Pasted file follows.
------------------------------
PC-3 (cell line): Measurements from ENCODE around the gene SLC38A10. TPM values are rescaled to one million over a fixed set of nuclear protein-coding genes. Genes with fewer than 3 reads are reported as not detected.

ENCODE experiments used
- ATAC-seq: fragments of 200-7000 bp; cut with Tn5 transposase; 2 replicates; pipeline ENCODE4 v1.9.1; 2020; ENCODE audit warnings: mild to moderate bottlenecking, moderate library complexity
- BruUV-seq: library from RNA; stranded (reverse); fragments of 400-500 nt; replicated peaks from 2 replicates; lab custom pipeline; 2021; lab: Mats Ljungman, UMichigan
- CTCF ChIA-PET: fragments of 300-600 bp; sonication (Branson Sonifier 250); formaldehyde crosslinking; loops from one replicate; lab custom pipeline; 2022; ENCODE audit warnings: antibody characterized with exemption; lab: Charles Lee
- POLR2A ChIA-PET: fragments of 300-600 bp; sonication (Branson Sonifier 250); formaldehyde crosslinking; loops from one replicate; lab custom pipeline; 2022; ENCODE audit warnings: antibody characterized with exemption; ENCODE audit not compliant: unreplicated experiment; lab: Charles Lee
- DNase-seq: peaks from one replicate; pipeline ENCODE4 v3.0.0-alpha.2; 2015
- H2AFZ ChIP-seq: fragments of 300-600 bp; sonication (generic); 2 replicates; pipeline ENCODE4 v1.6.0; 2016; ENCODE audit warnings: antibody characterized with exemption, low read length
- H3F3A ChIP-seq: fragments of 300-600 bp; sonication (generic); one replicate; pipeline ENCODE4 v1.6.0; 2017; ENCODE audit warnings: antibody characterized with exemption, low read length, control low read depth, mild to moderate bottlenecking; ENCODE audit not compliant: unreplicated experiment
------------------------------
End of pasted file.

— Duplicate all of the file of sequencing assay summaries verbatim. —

PC-3 (cell line): Measurements from ENCODE around the gene SLC38A10. TPM values are rescaled to one million over a fixed set of nuclear protein-coding genes. Genes with fewer than 3 reads are reported as not detected.

ENCODE experiments used
- ATAC-seq: fragments of 200-7000 bp; cut with Tn5 transposase; 2 replicates; pipeline ENCODE4 v1.9.1; 2020; ENCODE audit warnings: mild to moderate bottlenecking, moderate library complexity
- BruUV-seq: library from RNA; stranded (reverse); fragments of 400-500 nt; replicated peaks from 2 replicates; lab custom pipeline; 2021; lab: Mats Ljungman, UMichigan
- CTCF ChIA-PET: fragments of 300-600 bp; sonication (Branson Sonifier 250); formaldehyde crosslinking; loops from one replicate; lab custom pipeline; 2022; ENCODE audit warnings: antibody characterized with exemption; lab: Charles Lee
- POLR2A ChIA-PET: fragments of 300-600 bp; sonication (Branson Sonifier 250); formaldehyde crosslinking; loops from one replicate; lab custom pipeline; 2022; ENCODE audit warnings: antibody characterized with exemption; ENCODE audit not compliant: unreplicated experiment; lab: Charles Lee
- DNase-seq: peaks from one replicate; pipeline ENCODE4 v3.0.0-alpha.2; 2015
- H2AFZ ChIP-seq: fragments of 300-600 bp; sonication (generic); 2 replicates; pipeline ENCODE4 v1.6.0; 2016; ENCODE audit warnings: antibody characterized with exemption, low read length
- H3F3A ChIP-seq: fragments of 300-600 bp; sonication (generic); one replicate; pipeline ENCODE4 v1.6.0; 2017; ENCODE audit warnings: antibody characterized with exemption, low read length, control low read depth, mild to moderate bottlenecking; ENCODE audit not compliant: unreplicated experiment